In Besieged Middle East, Food Becomes Weapon of War
Despite international laws prohibiting the use of starvation against civilians, forces on all sides preventing aid from reaching blockaded towns in Syria, Yemen, and Iraq
As crises in the Middle East escalate, food has become a weapon of war.
A new Associated Press analysis published Friday looks at the way food supply and access is controlled by all sides in conflict and the devastating impact this tactic has on civilian populations struggling to survive behind blockades in Syria, Yemen, and Iraq.
The AP reports:
The biggest humanitarian catastrophe by far is Syria, where a ruinous five-year civil war has killed a quarter of a million people and displaced half the population. All sides in the conflict have used punishing blockades to force submission and surrender from the other side — a tactic that has proved effective particularly for government forces seeking to pacify opposition-held areas around the capital Damascus.
Earlier this month, United Nations (UN) aid groups visited several besieged Syrian towns on a humanitarian mission. That included Madaya, a town northeast of Damascus with a population of 40,000, where recently released images of the starving populace—particularly the malnourished children—gained international attention.
After returning from that trip, UN Secretary General Ban Ki-moon said the use of food as a weapon in conflict constitutes a "war crime."
"U.N. teams have witnessed scenes that haunt the soul," Ban said. "The elderly and children, men and women, who were little more than skin and bones: gaunt, severely malnourished, so weak they could barely walk, and utterly desperate for the slightest morsel."
While sieges are considered by the military to be a viable tactic to prevent further unrest in conflict zones, the forces carrying out the blockades are expected to operate under international humanitarian law.
The AP continues:
The United Nations estimates more than 400,000 people are besieged in 15 communities across Syria, roughly half of them in areas controlled by the Islamic State group. In 2014, the U.N. was able to deliver food to about five percent of people in besieged areas, while today estimates show the organization is reaching less than one percent.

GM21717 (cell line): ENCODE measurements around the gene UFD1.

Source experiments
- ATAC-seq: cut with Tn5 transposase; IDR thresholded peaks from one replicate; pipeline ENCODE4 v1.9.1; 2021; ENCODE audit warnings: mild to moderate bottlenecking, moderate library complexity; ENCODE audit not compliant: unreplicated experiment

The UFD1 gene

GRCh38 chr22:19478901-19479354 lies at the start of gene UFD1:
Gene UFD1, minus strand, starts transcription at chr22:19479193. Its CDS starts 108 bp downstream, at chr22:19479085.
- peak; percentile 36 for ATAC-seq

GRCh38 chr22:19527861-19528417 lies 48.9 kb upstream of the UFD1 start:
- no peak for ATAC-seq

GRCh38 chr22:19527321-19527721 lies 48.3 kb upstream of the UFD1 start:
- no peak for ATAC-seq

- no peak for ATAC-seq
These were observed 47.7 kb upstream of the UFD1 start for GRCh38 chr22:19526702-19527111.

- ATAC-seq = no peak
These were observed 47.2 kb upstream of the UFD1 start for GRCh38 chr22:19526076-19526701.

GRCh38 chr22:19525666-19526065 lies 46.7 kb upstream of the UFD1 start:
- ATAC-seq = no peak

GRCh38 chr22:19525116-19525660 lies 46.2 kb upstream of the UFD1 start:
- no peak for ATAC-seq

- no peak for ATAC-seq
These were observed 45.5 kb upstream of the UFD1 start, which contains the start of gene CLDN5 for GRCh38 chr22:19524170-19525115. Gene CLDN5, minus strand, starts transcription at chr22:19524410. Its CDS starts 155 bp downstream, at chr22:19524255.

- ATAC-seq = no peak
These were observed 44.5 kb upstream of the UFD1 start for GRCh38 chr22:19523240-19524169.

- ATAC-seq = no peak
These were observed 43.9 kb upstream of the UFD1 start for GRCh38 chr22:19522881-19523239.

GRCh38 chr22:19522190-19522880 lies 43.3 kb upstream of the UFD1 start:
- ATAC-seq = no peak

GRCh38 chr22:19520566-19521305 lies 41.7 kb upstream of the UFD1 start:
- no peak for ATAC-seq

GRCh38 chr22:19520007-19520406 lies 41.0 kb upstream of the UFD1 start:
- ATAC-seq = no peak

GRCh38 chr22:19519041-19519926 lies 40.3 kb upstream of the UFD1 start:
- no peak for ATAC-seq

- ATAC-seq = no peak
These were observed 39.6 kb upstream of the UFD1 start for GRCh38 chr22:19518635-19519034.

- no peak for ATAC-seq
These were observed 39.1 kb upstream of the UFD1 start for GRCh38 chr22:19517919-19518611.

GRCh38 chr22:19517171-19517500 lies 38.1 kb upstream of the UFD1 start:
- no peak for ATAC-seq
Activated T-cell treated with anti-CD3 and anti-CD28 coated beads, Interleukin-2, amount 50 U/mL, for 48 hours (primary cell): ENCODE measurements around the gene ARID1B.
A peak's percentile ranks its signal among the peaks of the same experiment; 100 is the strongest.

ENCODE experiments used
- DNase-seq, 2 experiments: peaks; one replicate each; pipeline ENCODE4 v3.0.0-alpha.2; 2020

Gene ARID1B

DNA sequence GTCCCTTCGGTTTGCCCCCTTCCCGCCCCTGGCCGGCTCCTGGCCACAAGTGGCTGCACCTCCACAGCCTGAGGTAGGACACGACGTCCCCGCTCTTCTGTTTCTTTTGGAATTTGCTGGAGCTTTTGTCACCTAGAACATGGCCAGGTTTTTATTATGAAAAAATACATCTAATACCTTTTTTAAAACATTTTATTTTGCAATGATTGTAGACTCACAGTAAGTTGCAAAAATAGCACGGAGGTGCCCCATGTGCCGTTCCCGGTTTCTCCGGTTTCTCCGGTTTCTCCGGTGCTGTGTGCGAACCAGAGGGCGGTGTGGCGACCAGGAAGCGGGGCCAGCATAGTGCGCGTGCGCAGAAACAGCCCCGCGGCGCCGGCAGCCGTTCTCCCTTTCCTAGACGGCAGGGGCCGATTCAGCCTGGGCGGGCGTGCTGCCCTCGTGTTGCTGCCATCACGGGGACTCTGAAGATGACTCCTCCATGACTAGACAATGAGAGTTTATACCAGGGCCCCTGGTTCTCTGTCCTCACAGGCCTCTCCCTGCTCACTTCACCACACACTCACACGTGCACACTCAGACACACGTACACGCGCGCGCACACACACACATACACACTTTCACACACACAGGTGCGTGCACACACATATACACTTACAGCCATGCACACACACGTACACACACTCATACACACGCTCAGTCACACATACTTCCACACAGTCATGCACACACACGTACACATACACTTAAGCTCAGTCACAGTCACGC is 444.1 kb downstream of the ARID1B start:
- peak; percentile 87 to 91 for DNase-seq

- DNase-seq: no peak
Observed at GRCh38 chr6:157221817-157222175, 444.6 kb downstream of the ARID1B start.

In 2015, the World Food Program [WFP] was forced to reduce the size of the food rations it provides to families inside Syria by up to 25 percent because of a funding shortfall. The agency says it has to raise $25 million every week to meet the basic food needs of people affected by the Syrian conflict.
In Yemen, some 14.4 million civilians—more than half the population—are "food insecure," a jump of 12 percent in eight months, according to the UN's Food and Agriculture Organization. An additional 7.8 million face "life-threatening rates of acute malnutrition."
Access to water and fuel also remain scarce in the country, according to the WFP. And a new report by UN experts, published earlier this week, found that Yemenis are being subjected to tactics that "constitute the prohibited use of starvation as a method of warfare."
WFP executive director Ertharin Cousin on Wednesday told the UN security council that the organization's work in Syria was being disrupted because the UN was falling short of its own resolutions "not to impede or hinder" humanitarian assistance efforts.
"To prevent people from imminent starvation, we need the support and action of every Council Member and every Member State," Cousin said. "Preventing mass starvation requires more than a four-town agreement.... Preventing a humanitarian crisis as well as a food security and nutrition crisis requires a cessation of attacks on civilian infrastructure."
It requires "freedom of movement for all civilians and the immediate lifting of all sieges by all parties," Cousin continued. "This is the only way to end hunger and to treat malnutrition."
James Sadri, director of the Syria Campaign, a peace advocacy group, told the media outlet Syria Deeply earlier this month that the UN was failing Syrians in a "dramatic way."
"People are now talking about Madaya, but there are 1 million people currently living under siege, where starvation is being used as a weapon of war," Sadri said.